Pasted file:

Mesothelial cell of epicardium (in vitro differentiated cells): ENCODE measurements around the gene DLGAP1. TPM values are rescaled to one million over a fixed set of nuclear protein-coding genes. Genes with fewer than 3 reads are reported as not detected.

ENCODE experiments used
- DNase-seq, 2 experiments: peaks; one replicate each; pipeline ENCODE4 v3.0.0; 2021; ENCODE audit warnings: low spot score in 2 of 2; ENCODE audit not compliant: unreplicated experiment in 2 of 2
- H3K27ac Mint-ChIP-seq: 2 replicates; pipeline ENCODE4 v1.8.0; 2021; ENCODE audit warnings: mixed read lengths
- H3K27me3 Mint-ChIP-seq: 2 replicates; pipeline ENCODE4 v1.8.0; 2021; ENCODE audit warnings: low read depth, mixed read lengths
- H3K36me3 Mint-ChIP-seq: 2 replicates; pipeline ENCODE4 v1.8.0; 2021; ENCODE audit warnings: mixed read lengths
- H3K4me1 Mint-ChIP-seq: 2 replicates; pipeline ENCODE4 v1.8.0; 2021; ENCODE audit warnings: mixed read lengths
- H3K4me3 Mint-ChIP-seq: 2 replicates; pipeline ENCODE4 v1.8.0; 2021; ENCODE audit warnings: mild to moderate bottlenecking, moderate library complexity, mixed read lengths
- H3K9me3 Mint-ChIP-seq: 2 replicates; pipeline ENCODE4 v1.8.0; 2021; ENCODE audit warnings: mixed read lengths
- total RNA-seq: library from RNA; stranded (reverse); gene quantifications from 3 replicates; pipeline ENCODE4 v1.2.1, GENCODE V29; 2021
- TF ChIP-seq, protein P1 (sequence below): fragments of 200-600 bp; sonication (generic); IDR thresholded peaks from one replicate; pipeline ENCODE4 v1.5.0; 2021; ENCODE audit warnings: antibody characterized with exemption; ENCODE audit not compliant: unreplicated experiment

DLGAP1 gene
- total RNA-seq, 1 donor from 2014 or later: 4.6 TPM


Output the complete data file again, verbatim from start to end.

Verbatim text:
Mesothelial cell of epicardium (in vitro differentiated cells): ENCODE measurements around the gene DLGAP1. TPM values are rescaled to one million over a fixed set of nuclear protein-coding genes. Genes with fewer than 3 reads are reported as not detected.

ENCODE experiments used
- DNase-seq, 2 experiments: peaks; one replicate each; pipeline ENCODE4 v3.0.0; 2021; ENCODE audit warnings: low spot score in 2 of 2; ENCODE audit not compliant: unreplicated experiment in 2 of 2
- H3K27ac Mint-ChIP-seq: 2 replicates; pipeline ENCODE4 v1.8.0; 2021; ENCODE audit warnings: mixed read lengths
- H3K27me3 Mint-ChIP-seq: 2 replicates; pipeline ENCODE4 v1.8.0; 2021; ENCODE audit warnings: low read depth, mixed read lengths
- H3K36me3 Mint-ChIP-seq: 2 replicates; pipeline ENCODE4 v1.8.0; 2021; ENCODE audit warnings: mixed read lengths
- H3K4me1 Mint-ChIP-seq: 2 replicates; pipeline ENCODE4 v1.8.0; 2021; ENCODE audit warnings: mixed read lengths
- H3K4me3 Mint-ChIP-seq: 2 replicates; pipeline ENCODE4 v1.8.0; 2021; ENCODE audit warnings: mild to moderate bottlenecking, moderate library complexity, mixed read lengths
- H3K9me3 Mint-ChIP-seq: 2 replicates; pipeline ENCODE4 v1.8.0; 2021; ENCODE audit warnings: mixed read lengths
- total RNA-seq: library from RNA; stranded (reverse); gene quantifications from 3 replicates; pipeline ENCODE4 v1.2.1, GENCODE V29; 2021
- TF ChIP-seq, protein P1 (sequence below): fragments of 200-600 bp; sonication (generic); IDR thresholded peaks from one replicate; pipeline ENCODE4 v1.5.0; 2021; ENCODE audit warnings: antibody characterized with exemption; ENCODE audit not compliant: unreplicated experiment

DLGAP1 gene
- total RNA-seq, 1 donor from 2014 or later: 4.6 TPM